My unscientific, decades-long study proves even the best minds warp and blur what they see.
For all of memory’s power to yank us back into an overwhelming past, it can also fail big time—both short-term (the lost vehicle in a parking lot, the name at the tip of your tongue) and long-term (we made out in high school?). That’s why I always send my manuscripts out to folks I write about, because I don’t trust my wiggly mind.
Memoirist Carolyn See recalled her husband bailing on her while she metaphorically held on to his leg. But her children and ex corrected her, saying she’d sent him packing. My friend David Carr of the New York Times tried to track down the facts about his most deranged coke-fiend years in The Night of the Gun, where he used investigative skills and a video camera to interview old running partners in Minneapolis. The highlight concerns a faceoff with a gun-toting maniac in an alley. The big reversal? It turned out Carr was the maniac wagging the gun. When he recounted that discovery to me years later, the discrepancy still set him back.
In fairness to David’s memory, he was strung out at the time, but still. How can the mind get it so right, yet so wrong? Neurologist Jonathan Mink, MD, explained to me that with such intense memories as David’s, we often record the emotion alone, all detail blurred into unreadable smear.
But lost memories are more our concern, and major lapses happen when episodic memory—events or experiences, feelings, times, places—and autobiographical memory (like episodic, but you-specific) move into semantic memory—thoughts or concepts, facts, meanings, knowledge. For me, fitting an episode into words squashes it down a little. Instead of lively sensations, I often wind up with a story containing an idea or opinion I may not even have anymore. These language memories I have to distrust a little.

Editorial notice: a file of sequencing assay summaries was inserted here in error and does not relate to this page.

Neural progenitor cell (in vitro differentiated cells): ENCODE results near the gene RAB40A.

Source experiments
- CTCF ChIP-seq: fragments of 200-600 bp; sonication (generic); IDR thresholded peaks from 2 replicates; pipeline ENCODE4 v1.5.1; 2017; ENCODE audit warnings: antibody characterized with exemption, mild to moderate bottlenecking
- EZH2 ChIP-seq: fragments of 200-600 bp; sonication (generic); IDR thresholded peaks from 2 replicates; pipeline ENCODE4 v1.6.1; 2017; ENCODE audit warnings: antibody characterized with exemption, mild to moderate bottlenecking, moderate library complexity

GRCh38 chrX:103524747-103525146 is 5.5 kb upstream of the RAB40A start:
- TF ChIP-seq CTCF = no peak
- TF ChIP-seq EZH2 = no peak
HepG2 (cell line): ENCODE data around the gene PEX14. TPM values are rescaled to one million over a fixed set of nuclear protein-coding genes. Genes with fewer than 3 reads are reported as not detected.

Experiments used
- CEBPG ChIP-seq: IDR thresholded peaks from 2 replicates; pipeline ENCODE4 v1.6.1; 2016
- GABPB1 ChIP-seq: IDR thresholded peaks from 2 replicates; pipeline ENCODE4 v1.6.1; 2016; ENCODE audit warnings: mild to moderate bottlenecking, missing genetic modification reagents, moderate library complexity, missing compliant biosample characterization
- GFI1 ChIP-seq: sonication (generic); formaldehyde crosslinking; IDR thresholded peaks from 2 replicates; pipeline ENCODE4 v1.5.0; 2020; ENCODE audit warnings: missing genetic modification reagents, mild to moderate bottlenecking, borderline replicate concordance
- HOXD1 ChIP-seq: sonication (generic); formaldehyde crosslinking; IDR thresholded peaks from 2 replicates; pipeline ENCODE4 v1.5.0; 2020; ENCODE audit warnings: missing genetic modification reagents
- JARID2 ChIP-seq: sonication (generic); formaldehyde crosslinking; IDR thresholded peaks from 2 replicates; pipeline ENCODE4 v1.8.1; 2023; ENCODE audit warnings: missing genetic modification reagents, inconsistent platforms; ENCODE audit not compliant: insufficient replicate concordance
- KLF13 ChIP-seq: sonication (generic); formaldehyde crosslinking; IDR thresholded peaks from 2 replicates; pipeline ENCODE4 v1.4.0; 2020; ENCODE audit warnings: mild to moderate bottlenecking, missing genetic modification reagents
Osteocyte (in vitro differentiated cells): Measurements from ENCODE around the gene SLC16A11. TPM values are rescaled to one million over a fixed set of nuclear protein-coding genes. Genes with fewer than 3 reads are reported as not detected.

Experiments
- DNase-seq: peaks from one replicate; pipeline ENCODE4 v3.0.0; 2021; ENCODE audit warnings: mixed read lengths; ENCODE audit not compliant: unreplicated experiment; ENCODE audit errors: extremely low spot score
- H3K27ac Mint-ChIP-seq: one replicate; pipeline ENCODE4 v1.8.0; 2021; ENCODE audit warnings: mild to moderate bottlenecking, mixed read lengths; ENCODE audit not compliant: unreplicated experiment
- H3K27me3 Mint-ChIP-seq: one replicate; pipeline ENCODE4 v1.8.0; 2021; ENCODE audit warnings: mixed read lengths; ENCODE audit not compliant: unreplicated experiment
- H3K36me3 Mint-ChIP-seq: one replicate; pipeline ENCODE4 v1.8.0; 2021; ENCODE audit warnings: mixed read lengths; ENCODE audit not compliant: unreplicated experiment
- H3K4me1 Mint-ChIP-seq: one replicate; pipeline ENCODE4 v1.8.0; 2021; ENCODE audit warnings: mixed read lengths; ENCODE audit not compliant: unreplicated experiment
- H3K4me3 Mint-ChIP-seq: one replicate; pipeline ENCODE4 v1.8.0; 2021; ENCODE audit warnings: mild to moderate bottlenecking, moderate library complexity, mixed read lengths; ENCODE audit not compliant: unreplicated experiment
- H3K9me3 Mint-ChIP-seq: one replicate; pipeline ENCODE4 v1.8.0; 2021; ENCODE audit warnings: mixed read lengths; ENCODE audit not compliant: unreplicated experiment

In Mary McCarthy’s Memories of a Catholic Girlhood, she writes of her son insisting that Mussolini was physically thrown off their bus in Hyannis, Massachusetts, in 1943, because the driver pulled over to the curb and “shouted the latest piece of news: ‘They’ve thrown Mussolini out.’”
This yanks a laugh from you. Unless you’re a memoirist. It makes me bite my already-chewed-down nails. The thought of misrepresenting someone or burning down his house with shitty recall wakes me up at night. I always tell my students that doubt runs through me every day I work, like the subway’s third rail. So when people ask in challenging tones how I can possibly recall everything I’ve published, I often fess up, Obviously I can’t. But I’ve been able to bullshit myself that I do. By this I mean, I do my best, which is limited by the failures of my so-called mind.
I come from a family of storytellers, and it’s true that having a close group of folks retell events over and over better logs the narrative into long-term storage. But memorized language can also calcify what’s in your head. Events grow stale when told by rote. Like old dough squeezed out of a pastry bag, the stories can feel too artificially shaped. Painful events told for humor can be drained of the real pathos or terror they first registered with.
And negotiated memories can be like a piece of writing clawed over by an editorial board—anything at all dubious gets deleted, and any particular point of view abolished. Anybody in a family knows how tyrannical groupthink can be.
Not long after my first memoir came out, my mother and sister started ringing up to recount scenes I’d written about using my language. As a younger sibling whose views tend to get heavily discounted, I might have registered this as a triumph—finally they get it! Instead I felt bereft. I had inadvertently become the official chronicler of our collective memories, and who knows what I was screwing up? Part of me longs for the old days when I couldn’t open my mouth without hearing how something only happened a few times or wasn’t that bad. In a warped way, being wrong was way better: it kept me folded more safely in the family delusion system.